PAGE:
This has me confused.

In the following code, I create an array of characters initialized at size 7. The array needs to store at least 6 characters, so I've made it large enough to do that (I think?). Then with the next line of code I put the string "000.jpg" into that array. Then I write data into a file with that string as its name. The program works fine and all files are named correctly.

        //create a string for the name of the new jpg
        char filename[7];

        //name the new jpg according to the current file number
        sprintf(filename, "%03i.jpg", file_number);

        //open new jpg file
        photo = fopen(filename, "w");

        //write first bloc of new jpg
        fwrite(buffer, sizeof(unsigned char), 512, photo);

But then I changed this line to:

    //create a string for the name of the new jpg
    char filename[2];

and the files are still named correctly. So my question is why?

If an array is a fixed size, why can I store then entire file name in it if it's more than 3 characters?

I'm happy to share the rest of the program if it helps. thanks!


First of all, to store "000.jpg", the array size needs to be 8, not 7. You MUST leave room for the end of string marker, '\0'.

It works, partly because you've just been lucky. Even though the array is allocated to a specific size, whether it's 8, or 7 or 2, C will allow a write to that location to be executed no matter how much data is written. (It goes back to historical concepts that allow consecutive strings to be written and changed, and then to be treated as one long string.)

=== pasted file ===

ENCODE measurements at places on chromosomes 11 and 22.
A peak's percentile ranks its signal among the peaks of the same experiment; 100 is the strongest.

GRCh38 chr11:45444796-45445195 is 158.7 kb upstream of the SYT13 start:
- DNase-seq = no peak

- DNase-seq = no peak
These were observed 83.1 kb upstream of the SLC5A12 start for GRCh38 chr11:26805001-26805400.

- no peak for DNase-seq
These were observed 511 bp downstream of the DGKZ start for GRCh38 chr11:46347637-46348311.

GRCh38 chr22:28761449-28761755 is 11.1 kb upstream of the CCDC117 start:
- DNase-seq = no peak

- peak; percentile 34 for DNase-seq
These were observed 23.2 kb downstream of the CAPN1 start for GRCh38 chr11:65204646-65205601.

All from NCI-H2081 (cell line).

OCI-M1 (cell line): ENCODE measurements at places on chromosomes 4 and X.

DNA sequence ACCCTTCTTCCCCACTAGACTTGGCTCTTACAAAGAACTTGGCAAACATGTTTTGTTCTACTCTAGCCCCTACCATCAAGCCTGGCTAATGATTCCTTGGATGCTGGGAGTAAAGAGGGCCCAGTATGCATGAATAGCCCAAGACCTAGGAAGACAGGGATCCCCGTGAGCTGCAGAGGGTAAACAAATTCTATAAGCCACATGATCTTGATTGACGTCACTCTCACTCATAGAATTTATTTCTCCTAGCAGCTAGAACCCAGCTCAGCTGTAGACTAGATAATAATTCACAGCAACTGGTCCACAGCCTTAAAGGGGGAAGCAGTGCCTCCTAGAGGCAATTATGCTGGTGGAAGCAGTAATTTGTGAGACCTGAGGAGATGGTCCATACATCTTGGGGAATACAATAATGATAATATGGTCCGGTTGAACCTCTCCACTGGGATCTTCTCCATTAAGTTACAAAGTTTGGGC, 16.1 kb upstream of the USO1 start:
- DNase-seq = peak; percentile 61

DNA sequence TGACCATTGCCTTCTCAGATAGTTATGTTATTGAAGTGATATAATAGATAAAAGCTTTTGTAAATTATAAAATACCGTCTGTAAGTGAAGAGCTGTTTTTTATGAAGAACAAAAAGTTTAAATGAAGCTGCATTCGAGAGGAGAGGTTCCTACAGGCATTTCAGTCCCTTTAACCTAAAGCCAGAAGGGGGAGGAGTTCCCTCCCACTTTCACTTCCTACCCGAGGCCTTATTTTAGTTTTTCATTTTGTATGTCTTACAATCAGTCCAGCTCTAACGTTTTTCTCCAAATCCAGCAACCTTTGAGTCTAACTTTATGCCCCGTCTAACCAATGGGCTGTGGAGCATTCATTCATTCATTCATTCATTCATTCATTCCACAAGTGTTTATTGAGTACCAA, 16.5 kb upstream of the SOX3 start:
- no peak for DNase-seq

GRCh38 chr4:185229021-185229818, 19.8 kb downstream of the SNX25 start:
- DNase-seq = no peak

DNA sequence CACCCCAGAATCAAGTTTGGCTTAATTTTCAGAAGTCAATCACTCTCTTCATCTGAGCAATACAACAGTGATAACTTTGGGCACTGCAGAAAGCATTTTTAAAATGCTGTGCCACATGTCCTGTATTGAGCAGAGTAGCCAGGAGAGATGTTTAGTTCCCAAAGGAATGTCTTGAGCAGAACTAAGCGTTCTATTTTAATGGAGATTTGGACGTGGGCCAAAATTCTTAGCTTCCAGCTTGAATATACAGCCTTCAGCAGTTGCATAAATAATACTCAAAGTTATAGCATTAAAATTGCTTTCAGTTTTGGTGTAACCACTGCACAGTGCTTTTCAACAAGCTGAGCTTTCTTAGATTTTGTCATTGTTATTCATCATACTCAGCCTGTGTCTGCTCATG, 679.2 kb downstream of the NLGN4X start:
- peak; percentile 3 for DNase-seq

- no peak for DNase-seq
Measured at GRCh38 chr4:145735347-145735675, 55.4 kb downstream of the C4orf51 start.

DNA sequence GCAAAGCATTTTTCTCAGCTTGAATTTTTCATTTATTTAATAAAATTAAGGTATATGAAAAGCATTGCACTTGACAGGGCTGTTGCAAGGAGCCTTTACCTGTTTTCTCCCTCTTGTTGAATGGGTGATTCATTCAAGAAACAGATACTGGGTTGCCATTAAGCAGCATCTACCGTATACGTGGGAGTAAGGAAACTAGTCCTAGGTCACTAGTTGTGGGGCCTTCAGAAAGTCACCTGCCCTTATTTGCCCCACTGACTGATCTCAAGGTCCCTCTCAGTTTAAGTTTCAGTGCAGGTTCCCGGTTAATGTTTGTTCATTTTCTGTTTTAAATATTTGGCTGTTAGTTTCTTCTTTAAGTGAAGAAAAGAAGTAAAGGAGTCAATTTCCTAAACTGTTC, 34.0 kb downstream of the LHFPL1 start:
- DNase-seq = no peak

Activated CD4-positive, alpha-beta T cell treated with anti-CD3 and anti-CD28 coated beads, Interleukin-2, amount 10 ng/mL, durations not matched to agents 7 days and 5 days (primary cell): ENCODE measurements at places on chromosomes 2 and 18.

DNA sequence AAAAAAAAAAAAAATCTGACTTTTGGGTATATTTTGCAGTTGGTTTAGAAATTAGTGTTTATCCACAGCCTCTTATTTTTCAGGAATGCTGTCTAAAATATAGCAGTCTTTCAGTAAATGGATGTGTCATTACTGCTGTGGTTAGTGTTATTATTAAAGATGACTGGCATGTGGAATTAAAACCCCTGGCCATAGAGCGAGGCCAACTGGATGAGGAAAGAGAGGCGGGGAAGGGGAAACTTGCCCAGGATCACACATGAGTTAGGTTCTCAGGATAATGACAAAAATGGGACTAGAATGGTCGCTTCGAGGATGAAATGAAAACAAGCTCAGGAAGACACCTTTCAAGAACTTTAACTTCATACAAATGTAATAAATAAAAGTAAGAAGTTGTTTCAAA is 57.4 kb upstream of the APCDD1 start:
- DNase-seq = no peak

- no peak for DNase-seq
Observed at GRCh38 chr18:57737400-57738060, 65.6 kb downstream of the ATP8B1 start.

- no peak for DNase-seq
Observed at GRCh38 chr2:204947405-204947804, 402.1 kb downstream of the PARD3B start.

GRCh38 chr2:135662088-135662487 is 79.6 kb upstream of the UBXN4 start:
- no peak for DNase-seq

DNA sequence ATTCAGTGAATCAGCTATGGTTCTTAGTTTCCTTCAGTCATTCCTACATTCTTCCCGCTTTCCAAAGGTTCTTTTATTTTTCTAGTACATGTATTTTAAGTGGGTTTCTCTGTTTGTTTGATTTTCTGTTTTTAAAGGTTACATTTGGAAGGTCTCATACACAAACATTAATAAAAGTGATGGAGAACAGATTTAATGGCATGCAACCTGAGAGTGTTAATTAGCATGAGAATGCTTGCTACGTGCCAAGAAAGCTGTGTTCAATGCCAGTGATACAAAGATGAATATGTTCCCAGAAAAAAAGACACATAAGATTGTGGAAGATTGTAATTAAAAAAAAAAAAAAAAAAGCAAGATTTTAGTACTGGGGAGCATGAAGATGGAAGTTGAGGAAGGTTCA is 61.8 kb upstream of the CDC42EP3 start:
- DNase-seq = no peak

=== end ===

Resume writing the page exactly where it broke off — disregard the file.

As a practical matter, here's what happens. If you write a short string to a longer storage location or array, no problem. The unused space won't be changed. The problem happens come when you try to write a long string to a short space. C will do it!

Say that you have a variable like this:

char mystring[10];

Now, later, you execute this:

strcpy(mystring, "this string is too long!");

Well, C will obediently write the entire string into physical memory using the starting address of mystring. Unfortunately, it will overwrite the physical memory that follows. If that overwritten memory hasn't been allocated, or if that memory is reloaded afterwards, you'll luck out and it'll work. But, if the code needs to retrieve data from that overwritten memory after the string write, it's corrupted and results become unpredictable.

So, it's critical to make sure that when a string is written to memory, it doesn't exceed the space allocated. If it does, data may or may not get corrupted, so results are unpredictable.

Any questions?

If this answers your question, please click on the check mark to accept. Let's keep up on forum maintenance. ;-)

  • Thank you for your answer. That's a great look into how memory works! – WhatEvenIsCoding Jan 29 at 2:23

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